August Belmont Jr.: A Life of Horse Racing


August Belmont Jr., undated. Keeneland Library Cook Collection. This image is protected by copyright and may not be reproduced in print or electronically without written permission of the Keeneland Library.

Belmont is a name synonymous with horse racing. He built an iconic racetrack, bred and owned some of racing’s greatest horses, and led many important organizations. His contributions helped to shape the sport that we have today.


Early Life August Belmont Jr. was born in New York City on February 18, 1853. His father, August Belmont, was a very successful financier. His mother, Caroline Siddell Perry, was the daughter of Navy Commodore Matthew Perry.


With so many leaders in his family, it was almost certain that August Belmont Jr. would make his mark in the world of business. August graduated from Harvard University in 1875 and went to work for his father’s August Belmont & Co. Bank.


1890 saw the passing of August’s father, leaving the young man in charge of the bank. Shortly after he began to finance big projects, including the Interborough Rapid Transit Company in 1902.


Involvement in Thoroughbred Horse Racing

The bank wasn’t the only thing August’s father had left behind. The older Belmont bred and raised Thoroughbred racehorses at Nursery Stud in Kentucky. August Belmont Jr. had always enjoyed horse racing, but didn’t really participate in it himself while his father was still alive.


When Belmont Sr. passed away, his breeding stock went to a dispersal sale. August purchased seven of his father’s mares at the sale to continue breeding and raising horses at Nursery Stud. Shortly after he purchased a stallion by the name of Hastings for $37,000. The young and aggressive colt won the 1896 Belmont Stakes at Morris Park, a race inaugurated in 1866 that was financed by Belmont Sr. and thus named after him.


August couldn’t settle for just one avenue in horse racing. This natural born leader wanted to be involved in many aspects of the sport as he could. In 1894 he was one of the founding members of The Jockey Club, serving as chairman from 1895 until his death. He also helped to revitalize Saratoga Race Course in the early 1900s and served as the head of the New York Racing Commission.


It was finally time for August to build his own racetrack in New York. Alongside William Collins Whitney, August purchased the land for the racetrack and constructed Belmont Park, named in honor of his father.


The track opened its doors for the first time on May 4, 1905. Racing was conducted clockwise, an English tradition, for many years. The Belmont Stakes was transferred from Morris Park to Belmont Park that year, a sensible decision considering that Morris Park was financially troubled and the race, like Belmont Park, was named after August’s father.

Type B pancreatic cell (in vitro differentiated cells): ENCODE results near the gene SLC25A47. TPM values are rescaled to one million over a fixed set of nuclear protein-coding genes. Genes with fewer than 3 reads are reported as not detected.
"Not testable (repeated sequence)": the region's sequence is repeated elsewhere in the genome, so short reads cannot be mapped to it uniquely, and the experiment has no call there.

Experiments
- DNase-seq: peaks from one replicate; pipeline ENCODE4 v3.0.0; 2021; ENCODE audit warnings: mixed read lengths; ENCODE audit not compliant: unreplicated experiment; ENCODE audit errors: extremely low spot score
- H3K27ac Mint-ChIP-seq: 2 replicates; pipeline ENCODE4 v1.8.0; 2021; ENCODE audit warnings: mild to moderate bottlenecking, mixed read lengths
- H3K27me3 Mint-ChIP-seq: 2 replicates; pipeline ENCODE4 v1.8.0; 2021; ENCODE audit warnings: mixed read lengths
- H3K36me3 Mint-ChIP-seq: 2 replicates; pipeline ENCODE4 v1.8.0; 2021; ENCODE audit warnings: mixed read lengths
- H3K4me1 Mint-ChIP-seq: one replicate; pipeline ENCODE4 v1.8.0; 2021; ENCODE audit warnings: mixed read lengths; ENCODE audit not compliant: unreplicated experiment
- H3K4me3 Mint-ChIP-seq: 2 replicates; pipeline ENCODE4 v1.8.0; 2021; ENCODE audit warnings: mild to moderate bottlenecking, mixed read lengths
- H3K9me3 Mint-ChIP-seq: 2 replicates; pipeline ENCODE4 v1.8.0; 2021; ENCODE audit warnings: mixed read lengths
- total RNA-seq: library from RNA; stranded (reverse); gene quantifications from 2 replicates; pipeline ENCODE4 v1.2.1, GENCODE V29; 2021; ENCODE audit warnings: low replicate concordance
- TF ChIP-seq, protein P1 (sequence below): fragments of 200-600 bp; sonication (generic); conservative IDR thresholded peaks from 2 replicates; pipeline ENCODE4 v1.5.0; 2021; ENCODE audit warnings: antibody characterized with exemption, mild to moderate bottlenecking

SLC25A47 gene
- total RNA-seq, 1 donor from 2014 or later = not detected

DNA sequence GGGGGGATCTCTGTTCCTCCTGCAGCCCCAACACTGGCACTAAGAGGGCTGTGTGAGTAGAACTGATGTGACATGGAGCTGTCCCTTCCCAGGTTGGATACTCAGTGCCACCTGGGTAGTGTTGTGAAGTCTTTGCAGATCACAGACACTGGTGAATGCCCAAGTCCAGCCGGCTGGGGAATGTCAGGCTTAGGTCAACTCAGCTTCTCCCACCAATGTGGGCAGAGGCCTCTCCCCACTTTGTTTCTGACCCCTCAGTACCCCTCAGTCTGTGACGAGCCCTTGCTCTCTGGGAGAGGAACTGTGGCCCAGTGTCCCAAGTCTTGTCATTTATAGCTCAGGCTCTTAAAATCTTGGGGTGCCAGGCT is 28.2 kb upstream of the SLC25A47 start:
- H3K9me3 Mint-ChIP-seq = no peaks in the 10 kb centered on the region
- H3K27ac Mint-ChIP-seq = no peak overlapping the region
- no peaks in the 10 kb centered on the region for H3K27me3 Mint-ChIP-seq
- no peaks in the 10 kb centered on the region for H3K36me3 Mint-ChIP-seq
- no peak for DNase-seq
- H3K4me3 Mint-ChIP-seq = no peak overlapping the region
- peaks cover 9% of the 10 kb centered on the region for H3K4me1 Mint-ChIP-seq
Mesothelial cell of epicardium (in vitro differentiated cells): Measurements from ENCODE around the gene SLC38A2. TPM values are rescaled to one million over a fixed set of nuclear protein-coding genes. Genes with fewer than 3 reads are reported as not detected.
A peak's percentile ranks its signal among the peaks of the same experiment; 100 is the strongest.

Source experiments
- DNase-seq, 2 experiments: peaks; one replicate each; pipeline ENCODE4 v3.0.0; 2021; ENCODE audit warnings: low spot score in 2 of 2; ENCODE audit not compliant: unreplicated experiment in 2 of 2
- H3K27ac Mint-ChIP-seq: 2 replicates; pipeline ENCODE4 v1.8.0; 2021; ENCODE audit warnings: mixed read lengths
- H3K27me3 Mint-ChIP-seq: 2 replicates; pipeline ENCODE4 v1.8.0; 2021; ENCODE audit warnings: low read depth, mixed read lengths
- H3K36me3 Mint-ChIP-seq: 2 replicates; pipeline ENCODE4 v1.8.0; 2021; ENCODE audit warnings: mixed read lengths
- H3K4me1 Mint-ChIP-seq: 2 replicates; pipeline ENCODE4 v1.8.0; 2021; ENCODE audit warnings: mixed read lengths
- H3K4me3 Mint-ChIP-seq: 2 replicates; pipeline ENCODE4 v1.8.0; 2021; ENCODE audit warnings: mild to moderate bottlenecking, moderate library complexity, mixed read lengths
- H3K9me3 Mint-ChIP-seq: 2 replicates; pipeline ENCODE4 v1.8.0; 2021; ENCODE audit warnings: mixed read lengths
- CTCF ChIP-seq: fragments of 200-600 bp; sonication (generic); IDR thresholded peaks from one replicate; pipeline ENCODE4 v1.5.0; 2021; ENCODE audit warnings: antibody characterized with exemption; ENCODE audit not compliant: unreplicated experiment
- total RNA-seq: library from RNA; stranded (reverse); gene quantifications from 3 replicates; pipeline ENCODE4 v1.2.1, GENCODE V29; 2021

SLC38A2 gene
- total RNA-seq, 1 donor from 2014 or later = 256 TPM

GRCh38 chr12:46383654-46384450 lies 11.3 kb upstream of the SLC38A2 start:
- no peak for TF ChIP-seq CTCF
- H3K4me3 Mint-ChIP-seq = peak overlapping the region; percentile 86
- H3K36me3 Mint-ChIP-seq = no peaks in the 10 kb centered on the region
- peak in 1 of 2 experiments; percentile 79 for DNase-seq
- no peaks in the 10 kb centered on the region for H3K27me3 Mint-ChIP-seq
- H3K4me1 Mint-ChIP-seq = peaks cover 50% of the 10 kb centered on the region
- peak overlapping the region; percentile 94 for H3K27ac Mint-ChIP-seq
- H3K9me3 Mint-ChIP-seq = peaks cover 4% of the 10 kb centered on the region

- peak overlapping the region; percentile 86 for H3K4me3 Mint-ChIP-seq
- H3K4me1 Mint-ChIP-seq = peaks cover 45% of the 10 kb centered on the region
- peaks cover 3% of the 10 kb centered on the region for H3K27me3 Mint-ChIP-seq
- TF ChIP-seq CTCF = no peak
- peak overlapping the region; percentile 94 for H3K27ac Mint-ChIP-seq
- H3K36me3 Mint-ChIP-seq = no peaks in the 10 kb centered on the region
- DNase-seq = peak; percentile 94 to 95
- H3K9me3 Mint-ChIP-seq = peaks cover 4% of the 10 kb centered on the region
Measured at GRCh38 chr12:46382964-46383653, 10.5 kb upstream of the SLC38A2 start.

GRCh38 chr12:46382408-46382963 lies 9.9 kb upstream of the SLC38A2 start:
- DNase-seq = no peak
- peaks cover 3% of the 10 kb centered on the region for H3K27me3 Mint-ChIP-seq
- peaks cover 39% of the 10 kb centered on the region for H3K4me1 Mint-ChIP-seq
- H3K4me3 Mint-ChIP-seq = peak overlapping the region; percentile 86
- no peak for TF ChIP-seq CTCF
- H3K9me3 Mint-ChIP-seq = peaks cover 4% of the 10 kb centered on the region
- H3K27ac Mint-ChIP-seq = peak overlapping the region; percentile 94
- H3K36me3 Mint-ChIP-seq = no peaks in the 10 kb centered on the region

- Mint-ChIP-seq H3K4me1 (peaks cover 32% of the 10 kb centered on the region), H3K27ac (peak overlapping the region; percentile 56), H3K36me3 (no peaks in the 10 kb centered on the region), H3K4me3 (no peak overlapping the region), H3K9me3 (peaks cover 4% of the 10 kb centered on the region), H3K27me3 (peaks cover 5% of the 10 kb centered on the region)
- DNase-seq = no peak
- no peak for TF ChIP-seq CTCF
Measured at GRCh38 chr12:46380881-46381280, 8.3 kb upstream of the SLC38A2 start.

In addition to American horse racing, August Belmont Jr. participated in European horse racing and even had his own breeding operation in France!

[Video: Learn the history of Belmont Park]


Belmont’s Greatest Horse

August Belmont Jr.’s Nursery Stud was quite prolific. His farm produced 129 stakes winners, many of them being racehorses we still love and admire today.


Perhaps August’s greatest breeding accomplishment was a chestnut colt born on his farm on March 29, 1917. August had bred his winning mare Mahubah to Fair Play, a mating he did time and time again. This time, the colt turned out extra special.


But August Belmont Jr. wouldn’t get the privilege of owning this horse. Despite being 64-years old, August decided to join the Army to fight in World War I. While he was away, August’s wife named the colt “My Man O’ War” with the intention to race him.


However, the Belmonts decided to liquidate their racing stable in 1918 and off went the young colt. He was purchased by Samuel Riddle for $5,000 at the Saratoga Yearling Sale. The “my” was dropped from his name and thus he became "Man o’ War".


Man o’ War raced 21 times, losing just once. He even won the 1920 Belmont Stakes. Man o’ War is considered to be one of the greatest racehorses of all time, not too shabby for his breeder August Belmont Jr.


Death and Remembrance

August Belmont Jr. died on December 10, 1924 at 71 years old in his New York apartment. His wife Eleanor sold much of his estate to property developers. She outlived August Belmont Jr. by more than fifty years. Upon her passing, the rest of Belmont’s estate was taken over by New York State.


Belmont’s New York estate was expanded and turned into Belmont Lake State Park. His mansion served as the New York State Park headquarters for many years before being demolished.


All of Belmont’s bloodstock was sold after his death. The majority of his land that raised some incredible Thoroughbreds is now a condominium development. The land that held Nursery Stud’s horse graveyard has transferred owners many times, today being owned by Rood & Riddle Equine Hospital.


Other than Thoroughbred horse racing, August Belmont Jr. served as president of the American Kennel Club. He financed many important projects and was a well-known and respected businessman.


Today the horse racing industry remembers August Belmont Jr. for his many contributions to the sport. He was a leader and an entrepreneur. Belmont Park is still packed full of attendees every year for the running of the Belmont Stakes. Historians and racing fans alike still bow to him for his gift of Man o’ War.


August Belmont Jr. is a name that will forever be associated with the sport of Thoroughbred horse racing.



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Sources:

National Museum of Racing Hall of Fame

Jrank Sports

Daily Racing Form

August Belmont Jr.

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